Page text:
Big lesson for India from Ukraine war: There’s nothing bigger for a country than its national interests

As Putin plays Russian roulette in Ukraine, Indian diplomacy treads a fine line

Putin’s Ukraine war: early military lessons for India from the Russian invasion

How Russia-Ukraine conflict has complicated the already complex geopolitics

Ghosespot | How Opposition slamming Modi government’s handling of crisis doesn’t hold water

Russia’s war in Ukraine: How India’s UN Security Council vote was pragmatic

Russia-Ukraine crisis: Here’s what will get more expensive in India if two countries go to war

The meta-narrative about India’s non-involvement in the Ukraine imbroglio

India’s abstinence from UN Security Council vote on Ukraine was the right decision


With its Ukraine misadventure, the Biden Administration has exposed what has long been feared: The failure of the Americans to grasp the realities of the 21st century geopolitics. The Americans have failed to realize that the axis of global politics has in the last decade or so shifted from Europe to Asia, which is the new battlefield, of man and machine, idea and ideology. Dragon is the new enemy, though it is still able to keep its blood-dipped claws hidden in the dark. It may not just be the result of the failure of the American imagination that lets the US go beyond Europe, but also, more alarmingly, the result of the Chinese intrusion into the American institutions, thus eating them from inside. Americans may not even know who they are betting for and why. And this makes the battle even more intriguing and intense.

Ukraine lessons for India Being good is one thing but thats no guarantee for good image

US President Joe Biden. A

Fareed Zakaria, in his book Post-American World, points at another American trait that may have influenced its Chinese policy. He writes, “Americans may admire beauty, but they are truly dazzled by bigness… Europeans prefer complexity, the Japanese revere minimalism. But Americans like size, preferably supersize. That’s why China hits the American mind so hard.” Maybe the Americans know who their real enemy is, but they are too dazzled to concede that. They may have turned ostrich-like, hoping the Chinese challenge may vanish on its own.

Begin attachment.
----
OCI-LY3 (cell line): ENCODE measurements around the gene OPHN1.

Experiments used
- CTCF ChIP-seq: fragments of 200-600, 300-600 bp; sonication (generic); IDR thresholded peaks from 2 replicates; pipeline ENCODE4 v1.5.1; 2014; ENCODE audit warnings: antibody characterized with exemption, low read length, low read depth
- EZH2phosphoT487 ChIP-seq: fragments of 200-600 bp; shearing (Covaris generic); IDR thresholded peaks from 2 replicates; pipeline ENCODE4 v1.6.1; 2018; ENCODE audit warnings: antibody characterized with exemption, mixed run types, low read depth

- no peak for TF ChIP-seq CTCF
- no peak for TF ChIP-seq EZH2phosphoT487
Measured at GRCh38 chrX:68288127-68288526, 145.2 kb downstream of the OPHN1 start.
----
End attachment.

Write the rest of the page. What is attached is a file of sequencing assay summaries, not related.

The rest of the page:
Coming to the war of narratives, it’s so obvious who is winning that battle: The West, despite being the real provocateur in the current crisis, has managed to take the moral high ground. It has managed to turn Ukraine into a battle between good and bad. Putin may be having the upper hand in the Ukraine conflict, but the psy-war tells a different story altogether. No wonder a London-based newspaper did a story decoding Putin’s facial expressions whiledef a meeting with Russian officials. The paper’s verdict was that Putin’s expressions were all tense and gloomy, so all was not well in Russia!

There were also reports on protests in Russia over Putin’s war in Ukraine. In contrast, Ukrainians were shown as democrats par excellence, with a mad scramble to project on the social media how ‘non-violent’ Ukrainians are bravely standing up to armed-to-the-teeth Russians. But, as someone pointed out on Twitter, aren’t the same photographs a vindication that the Russians are acting in a more restrained manner? Didn’t Putin’s Air Force show restraint by not indulging in indiscriminate bombing of Kyiv and other cities after Ukraine’s air power was neutralised on the first day of the war?

India must take a cue from the Ukrainian war and build its narrative-making capabilities, which, like Russia, are a suspect now. In fact, one can comprehend the Indian handicap from the fact that Indian media, despite the Modi government taking a distinct line from the West, seems to be following the Western narrative on the war. The same photographs of Ukrainian doggedness, Putin’s unreasonableness and the West’s moralistic narrative find a place in Indian media. There’s very little effort to look for the Russian perception of the war.

Ukraine lessons for India Being good is one thing but thats no guarantee for good image

Prime Minister Narendra Modi. PTI

One distinct fallacy of the Indian reporting has been the projection of Ukrainian consensus in fighting the Russians. The fact is Ukraine is deeply divided, with the eastern part being pro-Russian while the western part supporting the West; There’s also a strong pro-Nazi element present in the Ukrainian side against the Russians.

It’s time India took appropriate lessons from the Ukraine war and set its narrative-making machinery in order. For, what the Russians are facing today, India may find itself in a similar situation in the future, especially vis-à-vis China. Being good is one thing. Being seen as good is an entirely different ballgame. It’s something India needs to learn, much like Russia, its all-weather friend.

This is the concluding part of the two-part series on the Ukraine war. Click here to read the first part.

Read all the Latest News, Trending News, Cricket News, Bollywood News,
India News and Entertainment News here. Follow us on Facebook, Twitter and Instagram.

Leave a Comment